From rivers to ocean basins – quantifying sex-specific connectivity in sharks
My PhD project aims to quantify fine-scale, sex-specific connectivity in sharks. To accomplish this, neonates from spatially well-defined nursery areas will be examined and genotyped for sex-linked regions. Connectivity in sharks will also be analysed on a global scale in order to provide critical information on management units for species conservation and fin trade management. Candidate species include the Endangered river shark species (Glyphis glyphis and G. garricki) and the iconic bull shark (Carcharhinus leucas). The first two species will be analysed as part of NESP Marine Biodiversity Hub: Northern Australian hotspots for the recovery of threatened euryhaline species. In the end, understanding male-specific gene flow and female philopatry will provide policymakers with crucial information on population dynamics and boundaries.
Scientific advisory team
Christopher Burridge; University of Tasmania (UTAS)
Pierre Feutry; Commonwealth Scientific and Industrial Research Organisation (CSIRO)
Peter Kyne; Charles Darwin University (CDU)
Gregory Maes; University of Leuven (KULeuven)
My previous research has always focussed on applying molecular techniques to answer ecological questions. My master thesis investigated a recent biological invasion of an Australian mussel (Xenostrobus securis) and the best actions for eradication. During 6 months of volunteering at James Cook University, I looked at the diet composition from three sympatric coral trout species. In addition, we also examined which genetic marker exhibit the best qualities for metabarcoding in tropical reef predators. Furthermore, I helped on some small projects, including ‘Effects of ketogenic diet on gut microbiome and schizophrenia-like behaviour in mice’ and ‘Coral microbiomes: their habitat distribution and response to environmental changes’. Finally, during a short-term employment at CSIRO I analysed genomic data to identify population differentiation on a fine scale in Australian and New Zealand school sharks (Galeorhinus galeus).
- Matley JK, Maes GE, Devloo-Delva F, Huerlimann R, Chua G, Tobin AJ, Fisk AT, Simpfendorfer CA and Heupel MR (in prep.) Comparison of diet using visual and genetic gut contents, and stable isotopes: a case study of fishery-targeted coral trouts (Plectropomus ).
- Devloo-Delva F, Huerlimann R, Chua G, Matley JK, Heupel MR, Simpfendorfer CA and Maes GE (in prep.) How does marker choice affect your diet analysis? Comparing genetic markers and digestion levels for diet metabarcoding of tropical reef predators.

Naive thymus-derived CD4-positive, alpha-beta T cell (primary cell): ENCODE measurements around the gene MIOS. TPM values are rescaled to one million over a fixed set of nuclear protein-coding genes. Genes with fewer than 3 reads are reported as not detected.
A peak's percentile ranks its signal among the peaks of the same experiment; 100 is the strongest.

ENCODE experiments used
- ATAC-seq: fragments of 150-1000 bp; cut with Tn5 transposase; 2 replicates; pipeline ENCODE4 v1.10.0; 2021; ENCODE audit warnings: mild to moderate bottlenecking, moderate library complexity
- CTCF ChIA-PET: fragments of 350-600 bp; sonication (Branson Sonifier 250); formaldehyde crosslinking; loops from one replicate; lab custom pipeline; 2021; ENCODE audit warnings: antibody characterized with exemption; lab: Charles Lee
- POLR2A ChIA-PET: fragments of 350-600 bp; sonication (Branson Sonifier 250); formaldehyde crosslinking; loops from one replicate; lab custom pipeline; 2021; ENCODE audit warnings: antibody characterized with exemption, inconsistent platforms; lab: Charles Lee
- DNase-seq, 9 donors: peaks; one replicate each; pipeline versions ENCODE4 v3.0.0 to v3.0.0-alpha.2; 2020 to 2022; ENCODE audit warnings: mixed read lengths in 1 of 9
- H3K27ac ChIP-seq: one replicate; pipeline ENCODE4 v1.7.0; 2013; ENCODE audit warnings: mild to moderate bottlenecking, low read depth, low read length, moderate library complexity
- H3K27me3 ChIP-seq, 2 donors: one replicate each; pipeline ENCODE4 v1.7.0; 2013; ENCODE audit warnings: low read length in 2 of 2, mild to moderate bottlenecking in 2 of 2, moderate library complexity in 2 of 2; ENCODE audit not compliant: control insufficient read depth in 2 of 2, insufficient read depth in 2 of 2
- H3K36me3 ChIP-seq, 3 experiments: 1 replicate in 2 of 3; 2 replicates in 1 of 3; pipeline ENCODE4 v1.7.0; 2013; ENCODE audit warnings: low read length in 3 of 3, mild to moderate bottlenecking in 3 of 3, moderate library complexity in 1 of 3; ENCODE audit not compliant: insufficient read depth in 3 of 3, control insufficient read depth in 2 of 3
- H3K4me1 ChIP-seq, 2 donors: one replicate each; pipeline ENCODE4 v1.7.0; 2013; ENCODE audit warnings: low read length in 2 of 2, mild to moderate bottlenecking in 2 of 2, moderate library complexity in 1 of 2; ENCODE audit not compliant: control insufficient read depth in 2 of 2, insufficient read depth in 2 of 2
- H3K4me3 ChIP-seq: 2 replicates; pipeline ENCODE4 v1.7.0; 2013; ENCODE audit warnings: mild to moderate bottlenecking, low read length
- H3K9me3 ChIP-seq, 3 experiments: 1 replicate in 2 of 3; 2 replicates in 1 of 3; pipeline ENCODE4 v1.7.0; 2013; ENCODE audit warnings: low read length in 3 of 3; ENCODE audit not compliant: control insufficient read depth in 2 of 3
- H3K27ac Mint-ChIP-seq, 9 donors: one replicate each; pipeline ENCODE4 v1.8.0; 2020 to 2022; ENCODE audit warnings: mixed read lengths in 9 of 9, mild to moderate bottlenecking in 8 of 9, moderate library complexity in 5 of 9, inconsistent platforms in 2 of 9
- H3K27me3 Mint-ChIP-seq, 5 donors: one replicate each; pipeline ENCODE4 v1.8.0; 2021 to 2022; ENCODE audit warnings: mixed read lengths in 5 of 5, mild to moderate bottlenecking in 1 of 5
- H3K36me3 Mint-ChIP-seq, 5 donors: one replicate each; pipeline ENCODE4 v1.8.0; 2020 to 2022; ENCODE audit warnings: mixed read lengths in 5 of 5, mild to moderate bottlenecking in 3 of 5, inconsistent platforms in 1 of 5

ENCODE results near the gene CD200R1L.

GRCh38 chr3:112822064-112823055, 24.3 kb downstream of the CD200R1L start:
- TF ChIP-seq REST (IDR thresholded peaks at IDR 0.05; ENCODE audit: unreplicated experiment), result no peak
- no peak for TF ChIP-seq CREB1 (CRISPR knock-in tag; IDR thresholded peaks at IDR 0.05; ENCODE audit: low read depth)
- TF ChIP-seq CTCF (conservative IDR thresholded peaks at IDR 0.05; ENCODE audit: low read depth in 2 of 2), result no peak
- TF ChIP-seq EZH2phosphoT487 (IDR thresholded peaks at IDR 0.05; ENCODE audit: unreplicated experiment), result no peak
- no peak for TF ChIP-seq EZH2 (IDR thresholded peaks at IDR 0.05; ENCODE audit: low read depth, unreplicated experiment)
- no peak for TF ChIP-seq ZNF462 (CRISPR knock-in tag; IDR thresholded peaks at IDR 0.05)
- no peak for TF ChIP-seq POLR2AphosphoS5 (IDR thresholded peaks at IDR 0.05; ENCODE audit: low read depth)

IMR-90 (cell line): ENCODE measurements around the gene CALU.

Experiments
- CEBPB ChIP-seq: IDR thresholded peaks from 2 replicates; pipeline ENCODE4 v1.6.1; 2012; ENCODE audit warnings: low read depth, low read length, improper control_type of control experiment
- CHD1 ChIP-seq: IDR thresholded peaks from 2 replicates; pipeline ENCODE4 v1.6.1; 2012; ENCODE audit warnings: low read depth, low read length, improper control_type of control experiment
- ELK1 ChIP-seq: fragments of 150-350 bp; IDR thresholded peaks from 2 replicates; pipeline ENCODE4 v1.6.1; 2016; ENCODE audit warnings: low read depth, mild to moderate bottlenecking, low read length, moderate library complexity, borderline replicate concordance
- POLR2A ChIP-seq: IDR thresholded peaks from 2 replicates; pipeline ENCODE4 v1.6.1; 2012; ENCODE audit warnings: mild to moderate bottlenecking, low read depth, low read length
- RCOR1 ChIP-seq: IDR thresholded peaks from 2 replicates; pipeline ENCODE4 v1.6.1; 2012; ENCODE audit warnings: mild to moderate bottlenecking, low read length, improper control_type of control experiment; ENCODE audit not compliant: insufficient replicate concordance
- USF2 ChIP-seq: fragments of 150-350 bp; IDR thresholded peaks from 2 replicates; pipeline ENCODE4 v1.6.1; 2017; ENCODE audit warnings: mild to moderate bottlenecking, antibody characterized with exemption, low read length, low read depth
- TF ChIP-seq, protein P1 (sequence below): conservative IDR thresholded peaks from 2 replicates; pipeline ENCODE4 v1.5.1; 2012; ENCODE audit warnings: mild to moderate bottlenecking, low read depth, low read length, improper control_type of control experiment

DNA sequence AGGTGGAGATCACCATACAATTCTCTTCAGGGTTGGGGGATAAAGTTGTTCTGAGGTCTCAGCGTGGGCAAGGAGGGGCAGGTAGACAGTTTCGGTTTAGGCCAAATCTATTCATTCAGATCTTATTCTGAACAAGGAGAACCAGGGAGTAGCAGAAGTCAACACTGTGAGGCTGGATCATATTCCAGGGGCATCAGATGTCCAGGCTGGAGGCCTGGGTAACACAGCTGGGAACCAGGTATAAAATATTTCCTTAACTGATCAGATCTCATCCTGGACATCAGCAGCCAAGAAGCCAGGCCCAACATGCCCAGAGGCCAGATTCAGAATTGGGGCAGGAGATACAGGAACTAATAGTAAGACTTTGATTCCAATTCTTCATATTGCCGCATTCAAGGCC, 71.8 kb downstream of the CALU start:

- Devloo-Delva F, Maes GE, Hernández SI, McAllister JD, Grewe PM, Thomson RB, Feutry P (in prep.) Genome wide SNPs reveal signals of fine-scale population structure in school sharks (Galeorhinus galeus) from Australia and New Zealand.
- PhD in Quantitative Marine Science (QMS) at the University of Tasmania and CSIRO (2017-present)
- Master in Marine Biodiversity and Conservation (EMBC+) at the University of Ghent and the University of Oviedo (2013-2015)
- Bachelor in Biology at the University of Leuven (2010-2013)
Devloo-Delva, F., Miralles, L., Ardura, A., Borrell, Y. J., Pejovic, I., Tsartsianidou, V., & Garcia-Vazquez, E. (2016). Detection and characterisation of the biopollutant Xenostrobus securis (Lamarck 1819) Asturian population from DNA Barcoding and eBarcoding. Marine pollution bulletin, 105(1), 23-29.
Miralles, L., Dopico, E., Devloo-Delva, F., & Garcia-Vazquez, E. (2016). Controlling populations of invasive pygmy mussel (Xenostrobus securis) through citizen science and environmental DNA. Marine Pollution Bulletin, 110(1), 127-132.
- IMAS Quantitative Marine Science Top-up
- SET Tasmania Graduate Research Scholarship (CSIRO Co-Funded)
- The case of an invasive mussel. YOUMARES 6 conference 2015, University of Bremen, Bremen
- Genome wide SNPs suggest fine-scale population structure in school sharks (Galeorhinus galeus). ASFBOCS conference 2016, University of Tasmania, Hobart
- Publishing workshop: Tips for writing and publishing: Do’s and Don’ts. Sept 2015, University of Bremen, Bremen
- Genomics workshop: From Genome to Phenome: Quantitative and Adaptation Genomics in natural and breeding populations. Dec 2016, James Cook University, Townsville
- Bio-informatics workshop: I have Next Generation Sequencing data…what do I do with it? Feb 2016, James Cook University, Cairns
- Coral microbiomes – Herron Island, Queensland (2016)
- Epaulette sharks – Herron Island, Queensland (2017)